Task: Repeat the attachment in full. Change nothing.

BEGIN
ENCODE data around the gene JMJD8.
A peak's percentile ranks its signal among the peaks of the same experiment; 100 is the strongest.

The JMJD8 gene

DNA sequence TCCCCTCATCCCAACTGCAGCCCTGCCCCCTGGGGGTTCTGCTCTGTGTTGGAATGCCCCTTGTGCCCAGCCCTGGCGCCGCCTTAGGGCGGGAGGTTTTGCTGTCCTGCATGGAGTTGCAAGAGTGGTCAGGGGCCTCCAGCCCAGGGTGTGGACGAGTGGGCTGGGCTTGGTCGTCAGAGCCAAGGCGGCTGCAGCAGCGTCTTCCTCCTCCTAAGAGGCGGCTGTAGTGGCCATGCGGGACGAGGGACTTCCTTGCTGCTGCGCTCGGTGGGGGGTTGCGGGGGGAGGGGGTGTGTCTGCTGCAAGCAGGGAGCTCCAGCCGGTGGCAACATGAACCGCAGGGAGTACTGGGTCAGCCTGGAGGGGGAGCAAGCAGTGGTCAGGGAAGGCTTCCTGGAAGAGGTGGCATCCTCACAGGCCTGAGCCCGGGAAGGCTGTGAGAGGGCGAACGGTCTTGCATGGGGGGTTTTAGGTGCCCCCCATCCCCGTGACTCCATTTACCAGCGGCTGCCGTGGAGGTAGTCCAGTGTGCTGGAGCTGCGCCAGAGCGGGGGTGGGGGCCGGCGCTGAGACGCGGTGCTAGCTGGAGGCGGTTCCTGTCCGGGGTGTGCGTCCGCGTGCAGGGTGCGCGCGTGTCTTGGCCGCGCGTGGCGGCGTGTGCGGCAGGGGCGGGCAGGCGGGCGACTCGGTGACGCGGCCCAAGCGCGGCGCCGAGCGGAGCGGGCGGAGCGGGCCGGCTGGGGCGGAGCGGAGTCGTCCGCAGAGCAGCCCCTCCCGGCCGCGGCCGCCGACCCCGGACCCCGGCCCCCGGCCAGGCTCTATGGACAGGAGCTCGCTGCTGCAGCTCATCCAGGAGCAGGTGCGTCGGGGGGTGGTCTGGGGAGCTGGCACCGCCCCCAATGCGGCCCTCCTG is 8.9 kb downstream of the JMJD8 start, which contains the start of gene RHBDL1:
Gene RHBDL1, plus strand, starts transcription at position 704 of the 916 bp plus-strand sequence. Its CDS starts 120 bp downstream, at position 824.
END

ENCODE data around the gene JMJD8.
A peak's percentile ranks its signal among the peaks of the same experiment; 100 is the strongest.

The JMJD8 gene

DNA sequence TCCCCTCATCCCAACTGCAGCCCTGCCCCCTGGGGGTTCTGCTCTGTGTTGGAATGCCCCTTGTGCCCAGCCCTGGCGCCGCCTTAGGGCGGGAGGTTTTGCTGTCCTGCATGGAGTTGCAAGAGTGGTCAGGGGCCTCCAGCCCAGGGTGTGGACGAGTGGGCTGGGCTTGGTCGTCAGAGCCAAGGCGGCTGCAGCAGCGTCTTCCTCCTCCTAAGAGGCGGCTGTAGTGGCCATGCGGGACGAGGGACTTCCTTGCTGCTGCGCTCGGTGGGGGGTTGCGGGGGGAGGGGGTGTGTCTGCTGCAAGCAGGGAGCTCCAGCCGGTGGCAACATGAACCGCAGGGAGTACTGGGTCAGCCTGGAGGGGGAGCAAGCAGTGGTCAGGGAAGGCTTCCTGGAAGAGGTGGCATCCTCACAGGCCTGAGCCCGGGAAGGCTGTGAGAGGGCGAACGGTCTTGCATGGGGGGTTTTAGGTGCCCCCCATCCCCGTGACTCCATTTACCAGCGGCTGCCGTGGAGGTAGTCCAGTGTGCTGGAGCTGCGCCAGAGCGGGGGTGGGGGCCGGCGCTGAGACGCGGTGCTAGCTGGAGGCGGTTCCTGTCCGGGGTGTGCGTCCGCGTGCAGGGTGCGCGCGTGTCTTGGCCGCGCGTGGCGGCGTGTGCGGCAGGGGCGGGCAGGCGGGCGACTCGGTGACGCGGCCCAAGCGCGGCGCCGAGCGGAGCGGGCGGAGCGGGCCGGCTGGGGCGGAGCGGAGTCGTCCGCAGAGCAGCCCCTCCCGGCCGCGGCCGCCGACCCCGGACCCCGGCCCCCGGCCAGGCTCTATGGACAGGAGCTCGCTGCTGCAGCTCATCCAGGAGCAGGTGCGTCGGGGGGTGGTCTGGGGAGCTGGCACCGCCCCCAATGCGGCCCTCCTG is 8.9 kb downstream of the JMJD8 start, which contains the start of gene RHBDL1:
Gene RHBDL1, plus strand, starts transcription at position 704 of the 916 bp plus-strand sequence. Its CDS starts 120 bp downstream, at position 824.